Encouraging someone with dementia to get outdoors
If you’re caring for someone with dementia you probably want to take them out but may have lots of concerns about the risks and practical problems you might face. Here’s some information that might help
Could this be you?
You like the idea of going out and know that it can bring lots of benefits for people with dementia but…
– You can’t help worrying – what if they get lost?
– They don’t seem bothered about going out
– They can’t walk far – where would you go?
Here’s how to make going outside a safe and enjoyable experience for both of you.
What if they don’t want to go?
Whilst some people with dementia absolutely love going out, others get anxious or show little interest in the idea, and might need persuasion and reassurance. If you want to take them to a favourite park try showing them a photograph and having a conversation about a time you’ve been there before. A bit of reminiscence can make them feel calmer and more positive about trying something different.
Don’t just talk and talk and try to persuade them by wearing them down. If they really don’t want to budge, you’ll have to accept it. Respect their feelings and try again another time.
It’s worth doing a quick check before you head out
1. Are they wearing comfortable, sturdy shoes?
2. Will they be warm enough – or too hot?
3. Have they been to the loo?
4. Have they got ID? Whether it’s a name and your phone number sewn into a coat, an identity card in their pocket or an identity bracelet or necklace, it’s wise to make sure they have something on them if you’re concerned about wandering.
5. Have you got your phone?
Tip: It might be worth giving your loved one a cheap phone, too. Put it in their pocket, without any lock on, and with an ‘in case of emergency’ phone number, (ie, your phone number) so if you do get separated and someone tries to help them, they will be able to contact you.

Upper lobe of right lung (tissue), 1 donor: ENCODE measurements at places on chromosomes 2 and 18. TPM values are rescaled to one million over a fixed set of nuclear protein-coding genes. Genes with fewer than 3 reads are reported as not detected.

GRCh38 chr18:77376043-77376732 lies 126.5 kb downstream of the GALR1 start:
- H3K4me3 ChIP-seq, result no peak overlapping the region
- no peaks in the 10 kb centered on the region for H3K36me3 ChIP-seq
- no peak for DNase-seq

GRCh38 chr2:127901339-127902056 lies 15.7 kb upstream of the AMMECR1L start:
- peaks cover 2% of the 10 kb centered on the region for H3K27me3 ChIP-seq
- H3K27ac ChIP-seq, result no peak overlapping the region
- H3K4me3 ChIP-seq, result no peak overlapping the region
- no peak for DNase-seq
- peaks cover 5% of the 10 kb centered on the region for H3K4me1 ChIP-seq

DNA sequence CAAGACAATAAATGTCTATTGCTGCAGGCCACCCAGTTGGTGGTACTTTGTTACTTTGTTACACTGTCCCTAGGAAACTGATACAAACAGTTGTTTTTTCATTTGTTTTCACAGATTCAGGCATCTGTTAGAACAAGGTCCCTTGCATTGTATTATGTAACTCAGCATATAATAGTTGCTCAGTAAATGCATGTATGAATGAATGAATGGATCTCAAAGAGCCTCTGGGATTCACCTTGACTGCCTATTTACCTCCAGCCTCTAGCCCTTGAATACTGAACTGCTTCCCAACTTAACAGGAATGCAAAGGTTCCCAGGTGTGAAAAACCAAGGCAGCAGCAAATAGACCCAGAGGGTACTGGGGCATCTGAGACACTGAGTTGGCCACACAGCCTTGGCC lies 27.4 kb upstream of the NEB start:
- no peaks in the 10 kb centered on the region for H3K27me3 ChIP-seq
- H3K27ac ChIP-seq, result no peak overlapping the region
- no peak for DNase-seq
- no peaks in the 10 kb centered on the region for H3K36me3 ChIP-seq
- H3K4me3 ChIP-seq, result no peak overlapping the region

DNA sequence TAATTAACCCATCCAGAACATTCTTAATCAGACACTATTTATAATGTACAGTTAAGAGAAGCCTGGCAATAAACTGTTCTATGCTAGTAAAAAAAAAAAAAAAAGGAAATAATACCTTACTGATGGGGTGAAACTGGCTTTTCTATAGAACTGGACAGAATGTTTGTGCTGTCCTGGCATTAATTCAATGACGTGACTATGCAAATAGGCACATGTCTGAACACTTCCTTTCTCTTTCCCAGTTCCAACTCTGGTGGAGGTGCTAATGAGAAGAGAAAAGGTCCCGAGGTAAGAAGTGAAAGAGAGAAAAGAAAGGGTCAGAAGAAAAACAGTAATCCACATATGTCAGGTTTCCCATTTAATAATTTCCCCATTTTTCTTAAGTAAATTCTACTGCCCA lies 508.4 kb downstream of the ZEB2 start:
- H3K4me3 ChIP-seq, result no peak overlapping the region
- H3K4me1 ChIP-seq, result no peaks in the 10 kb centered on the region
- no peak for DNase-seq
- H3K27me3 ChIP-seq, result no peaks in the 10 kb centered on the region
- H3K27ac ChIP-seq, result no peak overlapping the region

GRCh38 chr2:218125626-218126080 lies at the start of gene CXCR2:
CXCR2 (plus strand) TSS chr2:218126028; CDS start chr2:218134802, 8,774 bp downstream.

Places to go, people to see
Fit a small outdoor activity into their daily care plan whenever possible. For example, if you have a garden, make it as safe and interesting as possible and do some gardening together. Or, weather permitting, simply sit outside with a cup of tea.
No garden? No problem
Try the nearest green space or local shop – no more than a ten minute walk away from home.
Whether it’s a park, a shopping trip, a social group, or a full day out at the sea, follow these three simple rules.
1) Make it safe
Carrying identity cards and phones (see above) and staying close together should ensure you both stay safe. Of course there are no guarantees but if the benefits of going out seem to outweigh the benefits of staying at home, it’s surely a risk worth taking – and one they would thank you for.
Tip: If they need to use a public loo don’t be afraid to go to the front of the queue and quietly explain. You could also consider showing a simple identity card) to anybody who asks. Remember, dementia is a disability and their needs should take priority.
2) Make it fun
Exploring nature can be very enjoyable and a great mood booster for both of you, so whether it’s being guided around a park, taking a woodland walk, or having a picnic, just do what they can manage.
Tip: Don’t be afraid to go out in bad weather. As long as they’re wrapped up warm and wearing suitable clothing being in the fresh air and feeling the wind on their face can still be a welcome distraction.
3) Make it mean something
Take a trip down memory lane. You could go back to an area they used to live or work near, a place they used to visit when the children were young, or a museum they would enjoy (wartime exhibitions can bring back vivid memories) and which you could amble around at your own pace.
Tip: You could take photos of the day so you can create a photo collage or online album to look through a few days later as a memory aid.
…if the outing is a disaster and you end up coming home feeling tired and demoralized. Maybe you were too ambitious? Or maybe they just weren’t in the mood.
– Choose a different time of day
– Stay nearer home
– Ask for help – maybe it was too difficult on your own. Don’t be afraid to call for support. Whether it’s a neighbour, grandchildren, or an old friend of theirs, you might be surprised at how many people are willing to come along with you. The more, the merrier!